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Sailing official threatens to move Rio Olympic events from polluted bay

Published on April 25th, 2015

(April 25, 2015) – Rio 2016 Olympic sailing events could be moved from Guanabara Bay if action isn’t quickly taken to clean the bay, an International Sailing Federation official said, according to The Associated Press.

Alastair Fox, head of competitions for the governing body, ISAF, said: “We’ve got quite frustrated with it all,” adding that Brazilian “politicians and the government must get going”.

“If we have to race all the races outside the bay, if that’s what it comes to, to ensure a fair regatta, then that’s something we’re going to explore and could do,” Fox said, “We are going to review the situation and make some more recommendations, demands is probably the right word, to make sure things are done.”

Fox suggested two sailing courses located just outside the bay in the open Atlantic, and a third being planned there, could be used for all races. Three other courses have been planned inside the bay but may not be used. In December, scientists said a “super bacteria” was discovered in Guanabara Bay, according to the AP.

In July, U.S. Olympic Sailing managing director Josh Adams said the unhealthy conditions of the bay had been “largely exaggerated for effect” by mainstream media, adding that the worst-case conditions of Guanabara Bay were in an area that won’t be used for Olympic competition.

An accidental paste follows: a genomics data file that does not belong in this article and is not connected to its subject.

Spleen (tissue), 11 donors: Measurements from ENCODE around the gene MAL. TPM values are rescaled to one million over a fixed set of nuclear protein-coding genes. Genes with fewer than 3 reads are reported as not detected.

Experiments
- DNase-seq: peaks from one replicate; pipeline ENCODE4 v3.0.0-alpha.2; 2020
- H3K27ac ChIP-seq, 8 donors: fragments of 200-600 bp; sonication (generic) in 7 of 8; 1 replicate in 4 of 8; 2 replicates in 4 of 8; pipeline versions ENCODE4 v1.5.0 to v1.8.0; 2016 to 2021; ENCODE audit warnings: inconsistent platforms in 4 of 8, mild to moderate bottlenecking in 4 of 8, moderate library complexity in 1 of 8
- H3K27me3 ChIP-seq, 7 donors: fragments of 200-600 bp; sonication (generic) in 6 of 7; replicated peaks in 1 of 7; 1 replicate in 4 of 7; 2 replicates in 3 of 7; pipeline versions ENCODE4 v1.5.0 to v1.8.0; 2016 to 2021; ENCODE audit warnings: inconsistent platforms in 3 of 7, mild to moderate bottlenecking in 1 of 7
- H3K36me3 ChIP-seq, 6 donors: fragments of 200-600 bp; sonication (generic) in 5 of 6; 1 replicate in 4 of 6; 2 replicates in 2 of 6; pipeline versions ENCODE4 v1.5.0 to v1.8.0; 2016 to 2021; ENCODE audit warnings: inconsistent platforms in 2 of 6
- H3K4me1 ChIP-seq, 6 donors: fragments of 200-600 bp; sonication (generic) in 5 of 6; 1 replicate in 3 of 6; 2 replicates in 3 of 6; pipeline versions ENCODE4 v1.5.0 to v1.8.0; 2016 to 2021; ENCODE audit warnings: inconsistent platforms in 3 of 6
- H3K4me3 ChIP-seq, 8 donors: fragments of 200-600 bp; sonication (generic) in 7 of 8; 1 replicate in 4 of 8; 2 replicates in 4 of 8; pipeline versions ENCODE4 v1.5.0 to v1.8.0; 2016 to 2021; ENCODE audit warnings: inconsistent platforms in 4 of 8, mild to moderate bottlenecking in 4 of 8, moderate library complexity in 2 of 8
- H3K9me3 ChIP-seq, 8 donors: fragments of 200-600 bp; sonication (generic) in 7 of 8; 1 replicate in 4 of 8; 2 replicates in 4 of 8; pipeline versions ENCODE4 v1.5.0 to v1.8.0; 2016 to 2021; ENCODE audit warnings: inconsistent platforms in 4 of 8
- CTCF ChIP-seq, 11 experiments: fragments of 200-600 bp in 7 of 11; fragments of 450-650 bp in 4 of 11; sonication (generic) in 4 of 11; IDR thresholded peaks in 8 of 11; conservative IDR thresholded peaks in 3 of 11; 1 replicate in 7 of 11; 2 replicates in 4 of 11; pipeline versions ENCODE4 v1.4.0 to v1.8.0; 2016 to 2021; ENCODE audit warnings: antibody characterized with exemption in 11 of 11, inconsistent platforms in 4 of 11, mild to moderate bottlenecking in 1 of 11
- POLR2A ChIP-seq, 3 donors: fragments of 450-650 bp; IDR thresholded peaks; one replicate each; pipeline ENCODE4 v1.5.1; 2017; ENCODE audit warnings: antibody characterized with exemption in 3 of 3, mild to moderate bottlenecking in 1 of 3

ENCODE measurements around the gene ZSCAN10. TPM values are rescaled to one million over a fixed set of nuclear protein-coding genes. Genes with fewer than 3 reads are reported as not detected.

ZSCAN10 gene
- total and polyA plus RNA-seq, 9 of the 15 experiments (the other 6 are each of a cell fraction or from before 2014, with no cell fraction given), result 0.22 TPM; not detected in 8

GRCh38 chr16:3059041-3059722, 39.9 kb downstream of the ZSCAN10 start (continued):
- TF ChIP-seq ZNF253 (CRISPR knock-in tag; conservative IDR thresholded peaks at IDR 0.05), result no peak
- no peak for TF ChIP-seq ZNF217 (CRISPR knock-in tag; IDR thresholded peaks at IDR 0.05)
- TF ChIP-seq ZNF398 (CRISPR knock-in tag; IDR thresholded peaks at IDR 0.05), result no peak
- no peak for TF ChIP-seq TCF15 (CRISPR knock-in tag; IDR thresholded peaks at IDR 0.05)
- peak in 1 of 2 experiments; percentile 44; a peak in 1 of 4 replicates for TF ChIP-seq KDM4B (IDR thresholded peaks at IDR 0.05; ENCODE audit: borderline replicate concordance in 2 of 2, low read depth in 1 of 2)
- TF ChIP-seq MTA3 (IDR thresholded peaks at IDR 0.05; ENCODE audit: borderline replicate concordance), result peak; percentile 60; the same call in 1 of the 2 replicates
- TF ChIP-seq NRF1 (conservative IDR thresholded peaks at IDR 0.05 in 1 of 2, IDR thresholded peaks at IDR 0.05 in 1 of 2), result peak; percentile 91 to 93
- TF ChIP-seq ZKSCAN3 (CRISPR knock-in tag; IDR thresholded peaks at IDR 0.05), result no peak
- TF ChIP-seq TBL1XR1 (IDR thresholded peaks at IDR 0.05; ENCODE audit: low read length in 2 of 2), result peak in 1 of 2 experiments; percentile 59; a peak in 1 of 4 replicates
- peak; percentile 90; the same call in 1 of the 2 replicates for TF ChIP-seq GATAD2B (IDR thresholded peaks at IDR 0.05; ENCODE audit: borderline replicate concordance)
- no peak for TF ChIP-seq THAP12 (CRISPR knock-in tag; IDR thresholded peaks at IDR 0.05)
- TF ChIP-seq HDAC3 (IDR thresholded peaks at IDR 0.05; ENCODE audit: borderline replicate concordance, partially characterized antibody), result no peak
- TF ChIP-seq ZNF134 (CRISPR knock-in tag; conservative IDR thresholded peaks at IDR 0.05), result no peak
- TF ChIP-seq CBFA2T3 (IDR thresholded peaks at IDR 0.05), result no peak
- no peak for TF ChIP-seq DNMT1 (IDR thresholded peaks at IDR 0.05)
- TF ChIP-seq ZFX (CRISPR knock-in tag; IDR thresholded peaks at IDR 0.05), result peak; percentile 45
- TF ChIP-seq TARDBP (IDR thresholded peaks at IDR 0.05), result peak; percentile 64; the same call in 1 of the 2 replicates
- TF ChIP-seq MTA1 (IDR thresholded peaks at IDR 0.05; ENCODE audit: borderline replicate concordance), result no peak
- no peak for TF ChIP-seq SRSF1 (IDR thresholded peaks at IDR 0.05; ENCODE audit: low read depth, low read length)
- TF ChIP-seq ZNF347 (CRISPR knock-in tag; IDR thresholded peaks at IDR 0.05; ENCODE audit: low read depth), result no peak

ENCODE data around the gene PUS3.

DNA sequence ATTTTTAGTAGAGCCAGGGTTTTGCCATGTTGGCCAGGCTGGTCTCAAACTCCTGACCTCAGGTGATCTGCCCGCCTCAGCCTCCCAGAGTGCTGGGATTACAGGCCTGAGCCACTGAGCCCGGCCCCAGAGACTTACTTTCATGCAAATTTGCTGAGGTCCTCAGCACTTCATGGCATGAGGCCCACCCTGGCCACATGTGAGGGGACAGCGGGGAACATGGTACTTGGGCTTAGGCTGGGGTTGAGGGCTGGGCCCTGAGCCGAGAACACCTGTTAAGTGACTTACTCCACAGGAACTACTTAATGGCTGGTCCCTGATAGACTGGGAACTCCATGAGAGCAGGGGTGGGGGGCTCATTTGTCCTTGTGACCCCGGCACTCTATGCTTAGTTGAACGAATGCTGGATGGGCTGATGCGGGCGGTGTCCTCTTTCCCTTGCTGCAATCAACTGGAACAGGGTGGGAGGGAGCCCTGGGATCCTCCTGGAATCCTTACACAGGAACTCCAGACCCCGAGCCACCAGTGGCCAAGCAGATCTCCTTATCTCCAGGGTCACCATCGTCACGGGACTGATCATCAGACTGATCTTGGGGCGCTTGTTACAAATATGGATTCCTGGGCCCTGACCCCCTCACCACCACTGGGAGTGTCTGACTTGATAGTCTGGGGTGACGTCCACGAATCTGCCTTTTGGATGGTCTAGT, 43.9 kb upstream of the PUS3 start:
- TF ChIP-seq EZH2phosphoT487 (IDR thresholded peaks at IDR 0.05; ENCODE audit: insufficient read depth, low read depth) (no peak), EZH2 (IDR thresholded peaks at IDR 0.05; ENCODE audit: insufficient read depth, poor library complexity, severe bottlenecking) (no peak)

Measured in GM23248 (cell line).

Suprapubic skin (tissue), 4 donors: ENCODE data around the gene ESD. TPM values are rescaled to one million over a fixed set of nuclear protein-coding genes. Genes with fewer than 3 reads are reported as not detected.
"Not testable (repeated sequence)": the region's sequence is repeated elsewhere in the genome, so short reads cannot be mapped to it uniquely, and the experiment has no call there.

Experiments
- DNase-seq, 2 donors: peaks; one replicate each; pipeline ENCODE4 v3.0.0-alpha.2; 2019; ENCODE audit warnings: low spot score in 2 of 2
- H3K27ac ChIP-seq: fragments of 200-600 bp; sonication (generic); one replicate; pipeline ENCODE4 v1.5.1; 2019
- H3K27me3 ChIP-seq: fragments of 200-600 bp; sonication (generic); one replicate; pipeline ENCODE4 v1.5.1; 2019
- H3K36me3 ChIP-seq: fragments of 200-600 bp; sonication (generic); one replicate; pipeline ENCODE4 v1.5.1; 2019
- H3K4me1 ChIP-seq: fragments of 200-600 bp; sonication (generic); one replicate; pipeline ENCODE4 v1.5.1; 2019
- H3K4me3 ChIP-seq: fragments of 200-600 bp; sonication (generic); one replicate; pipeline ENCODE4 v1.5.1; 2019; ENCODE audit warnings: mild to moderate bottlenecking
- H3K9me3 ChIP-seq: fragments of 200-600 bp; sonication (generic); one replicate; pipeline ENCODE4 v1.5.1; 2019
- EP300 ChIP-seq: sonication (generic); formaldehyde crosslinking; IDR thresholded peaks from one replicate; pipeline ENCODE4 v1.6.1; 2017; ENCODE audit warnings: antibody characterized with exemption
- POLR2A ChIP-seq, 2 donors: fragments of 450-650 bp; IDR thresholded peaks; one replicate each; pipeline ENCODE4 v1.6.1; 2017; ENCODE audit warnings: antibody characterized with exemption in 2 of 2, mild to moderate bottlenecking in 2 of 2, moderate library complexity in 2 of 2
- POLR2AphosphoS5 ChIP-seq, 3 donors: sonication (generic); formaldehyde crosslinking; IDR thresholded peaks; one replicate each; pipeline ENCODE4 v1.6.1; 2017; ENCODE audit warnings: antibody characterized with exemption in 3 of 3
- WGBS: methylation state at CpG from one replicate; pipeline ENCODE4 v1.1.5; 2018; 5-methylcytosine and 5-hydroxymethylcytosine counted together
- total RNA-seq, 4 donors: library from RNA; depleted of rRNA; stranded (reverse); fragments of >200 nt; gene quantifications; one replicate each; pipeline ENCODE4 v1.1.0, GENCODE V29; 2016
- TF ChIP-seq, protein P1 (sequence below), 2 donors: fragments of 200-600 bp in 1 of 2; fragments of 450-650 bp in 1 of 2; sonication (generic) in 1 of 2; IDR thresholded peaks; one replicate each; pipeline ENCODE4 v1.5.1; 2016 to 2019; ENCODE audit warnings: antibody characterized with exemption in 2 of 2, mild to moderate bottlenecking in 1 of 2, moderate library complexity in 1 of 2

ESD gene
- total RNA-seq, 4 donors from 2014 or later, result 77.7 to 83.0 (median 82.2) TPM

Adams also said in July that US Sailing athletes took preventative measures before traveling to Rio for an Olympic test event in August, for a combination of the water conditions and general living in the Brazilian city.

“The bottom line is we’ve got to have a fair Olympics,” Fox said, “and make sure that our sailors are not at risk from health problems and there is fair racing.”

The enclosed bay is heavily polluted and has been described as an “open sewer” by Olympic sailors. The Rio state government promised to reduce the amount of raw sewage flowing into the bay by 80% but has since admitted that goal is unlikely to be met.

Last week officials in Rio revealed that 32 tons of dead fish have been cleared out of the lagoon where the Olympic rowing and canoeing events will take place next year.

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